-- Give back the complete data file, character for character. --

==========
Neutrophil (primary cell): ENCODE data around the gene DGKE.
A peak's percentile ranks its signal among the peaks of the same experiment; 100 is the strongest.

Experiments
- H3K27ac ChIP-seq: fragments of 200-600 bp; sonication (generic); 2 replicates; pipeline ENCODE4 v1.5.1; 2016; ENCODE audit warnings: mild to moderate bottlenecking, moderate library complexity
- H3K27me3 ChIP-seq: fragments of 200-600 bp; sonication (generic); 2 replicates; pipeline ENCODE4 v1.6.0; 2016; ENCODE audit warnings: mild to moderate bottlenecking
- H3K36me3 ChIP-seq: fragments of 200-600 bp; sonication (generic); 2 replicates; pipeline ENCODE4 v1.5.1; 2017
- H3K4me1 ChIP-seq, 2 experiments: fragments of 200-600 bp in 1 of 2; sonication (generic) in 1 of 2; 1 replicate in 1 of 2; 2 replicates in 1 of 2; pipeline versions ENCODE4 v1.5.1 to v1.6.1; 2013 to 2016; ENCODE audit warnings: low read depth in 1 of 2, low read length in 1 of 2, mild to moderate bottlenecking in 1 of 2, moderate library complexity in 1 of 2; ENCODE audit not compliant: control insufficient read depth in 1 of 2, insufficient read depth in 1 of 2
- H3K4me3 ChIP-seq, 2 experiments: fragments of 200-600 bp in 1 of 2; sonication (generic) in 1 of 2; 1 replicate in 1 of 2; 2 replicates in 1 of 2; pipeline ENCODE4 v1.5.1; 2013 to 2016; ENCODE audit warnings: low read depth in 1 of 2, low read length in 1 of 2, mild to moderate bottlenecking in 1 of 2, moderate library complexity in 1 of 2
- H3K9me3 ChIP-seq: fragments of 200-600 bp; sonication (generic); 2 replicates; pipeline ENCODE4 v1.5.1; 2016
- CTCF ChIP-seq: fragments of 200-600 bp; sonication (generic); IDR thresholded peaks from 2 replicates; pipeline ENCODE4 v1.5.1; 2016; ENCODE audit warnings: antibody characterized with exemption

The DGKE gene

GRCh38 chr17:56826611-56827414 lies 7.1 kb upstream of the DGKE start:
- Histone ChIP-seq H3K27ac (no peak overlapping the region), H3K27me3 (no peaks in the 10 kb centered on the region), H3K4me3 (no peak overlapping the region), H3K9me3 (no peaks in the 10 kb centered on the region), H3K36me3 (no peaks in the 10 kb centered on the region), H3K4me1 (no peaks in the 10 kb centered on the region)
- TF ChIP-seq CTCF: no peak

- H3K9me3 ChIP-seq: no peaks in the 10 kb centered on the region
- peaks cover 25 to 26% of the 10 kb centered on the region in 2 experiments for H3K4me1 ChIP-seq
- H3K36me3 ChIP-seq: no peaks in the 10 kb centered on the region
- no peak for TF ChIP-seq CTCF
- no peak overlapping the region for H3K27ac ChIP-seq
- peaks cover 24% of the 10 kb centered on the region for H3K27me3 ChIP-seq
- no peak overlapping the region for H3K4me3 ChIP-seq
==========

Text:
Neutrophil (primary cell): ENCODE data around the gene DGKE.
A peak's percentile ranks its signal among the peaks of the same experiment; 100 is the strongest.

Experiments
- H3K27ac ChIP-seq: fragments of 200-600 bp; sonication (generic); 2 replicates; pipeline ENCODE4 v1.5.1; 2016; ENCODE audit warnings: mild to moderate bottlenecking, moderate library complexity
- H3K27me3 ChIP-seq: fragments of 200-600 bp; sonication (generic); 2 replicates; pipeline ENCODE4 v1.6.0; 2016; ENCODE audit warnings: mild to moderate bottlenecking
- H3K36me3 ChIP-seq: fragments of 200-600 bp; sonication (generic); 2 replicates; pipeline ENCODE4 v1.5.1; 2017
- H3K4me1 ChIP-seq, 2 experiments: fragments of 200-600 bp in 1 of 2; sonication (generic) in 1 of 2; 1 replicate in 1 of 2; 2 replicates in 1 of 2; pipeline versions ENCODE4 v1.5.1 to v1.6.1; 2013 to 2016; ENCODE audit warnings: low read depth in 1 of 2, low read length in 1 of 2, mild to moderate bottlenecking in 1 of 2, moderate library complexity in 1 of 2; ENCODE audit not compliant: control insufficient read depth in 1 of 2, insufficient read depth in 1 of 2
- H3K4me3 ChIP-seq, 2 experiments: fragments of 200-600 bp in 1 of 2; sonication (generic) in 1 of 2; 1 replicate in 1 of 2; 2 replicates in 1 of 2; pipeline ENCODE4 v1.5.1; 2013 to 2016; ENCODE audit warnings: low read depth in 1 of 2, low read length in 1 of 2, mild to moderate bottlenecking in 1 of 2, moderate library complexity in 1 of 2
- H3K9me3 ChIP-seq: fragments of 200-600 bp; sonication (generic); 2 replicates; pipeline ENCODE4 v1.5.1; 2016
- CTCF ChIP-seq: fragments of 200-600 bp; sonication (generic); IDR thresholded peaks from 2 replicates; pipeline ENCODE4 v1.5.1; 2016; ENCODE audit warnings: antibody characterized with exemption

The DGKE gene

GRCh38 chr17:56826611-56827414 lies 7.1 kb upstream of the DGKE start:
- Histone ChIP-seq H3K27ac (no peak overlapping the region), H3K27me3 (no peaks in the 10 kb centered on the region), H3K4me3 (no peak overlapping the region), H3K9me3 (no peaks in the 10 kb centered on the region), H3K36me3 (no peaks in the 10 kb centered on the region), H3K4me1 (no peaks in the 10 kb centered on the region)
- TF ChIP-seq CTCF: no peak

- H3K9me3 ChIP-seq: no peaks in the 10 kb centered on the region
- peaks cover 25 to 26% of the 10 kb centered on the region in 2 experiments for H3K4me1 ChIP-seq
- H3K36me3 ChIP-seq: no peaks in the 10 kb centered on the region
- no peak for TF ChIP-seq CTCF
- no peak overlapping the region for H3K27ac ChIP-seq
- peaks cover 24% of the 10 kb centered on the region for H3K27me3 ChIP-seq
- no peak overlapping the region for H3K4me3 ChIP-seq